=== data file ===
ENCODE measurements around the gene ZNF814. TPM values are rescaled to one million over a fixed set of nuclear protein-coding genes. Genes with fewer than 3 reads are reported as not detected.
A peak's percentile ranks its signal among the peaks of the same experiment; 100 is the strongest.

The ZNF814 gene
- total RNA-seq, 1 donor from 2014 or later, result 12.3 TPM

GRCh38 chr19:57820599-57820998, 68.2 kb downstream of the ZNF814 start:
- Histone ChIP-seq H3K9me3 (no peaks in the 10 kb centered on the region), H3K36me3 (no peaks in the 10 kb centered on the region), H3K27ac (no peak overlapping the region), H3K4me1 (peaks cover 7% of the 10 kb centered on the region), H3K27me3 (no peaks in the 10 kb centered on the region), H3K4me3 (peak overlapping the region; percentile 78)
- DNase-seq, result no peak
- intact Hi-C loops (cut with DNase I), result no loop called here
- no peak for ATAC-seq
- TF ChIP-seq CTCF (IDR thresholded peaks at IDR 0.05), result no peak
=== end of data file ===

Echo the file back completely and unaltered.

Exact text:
ENCODE measurements around the gene ZNF814. TPM values are rescaled to one million over a fixed set of nuclear protein-coding genes. Genes with fewer than 3 reads are reported as not detected.
A peak's percentile ranks its signal among the peaks of the same experiment; 100 is the strongest.

The ZNF814 gene
- total RNA-seq, 1 donor from 2014 or later, result 12.3 TPM

GRCh38 chr19:57820599-57820998, 68.2 kb downstream of the ZNF814 start:
- Histone ChIP-seq H3K9me3 (no peaks in the 10 kb centered on the region), H3K36me3 (no peaks in the 10 kb centered on the region), H3K27ac (no peak overlapping the region), H3K4me1 (peaks cover 7% of the 10 kb centered on the region), H3K27me3 (no peaks in the 10 kb centered on the region), H3K4me3 (peak overlapping the region; percentile 78)
- DNase-seq, result no peak
- intact Hi-C loops (cut with DNase I), result no loop called here
- no peak for ATAC-seq
- TF ChIP-seq CTCF (IDR thresholded peaks at IDR 0.05), result no peak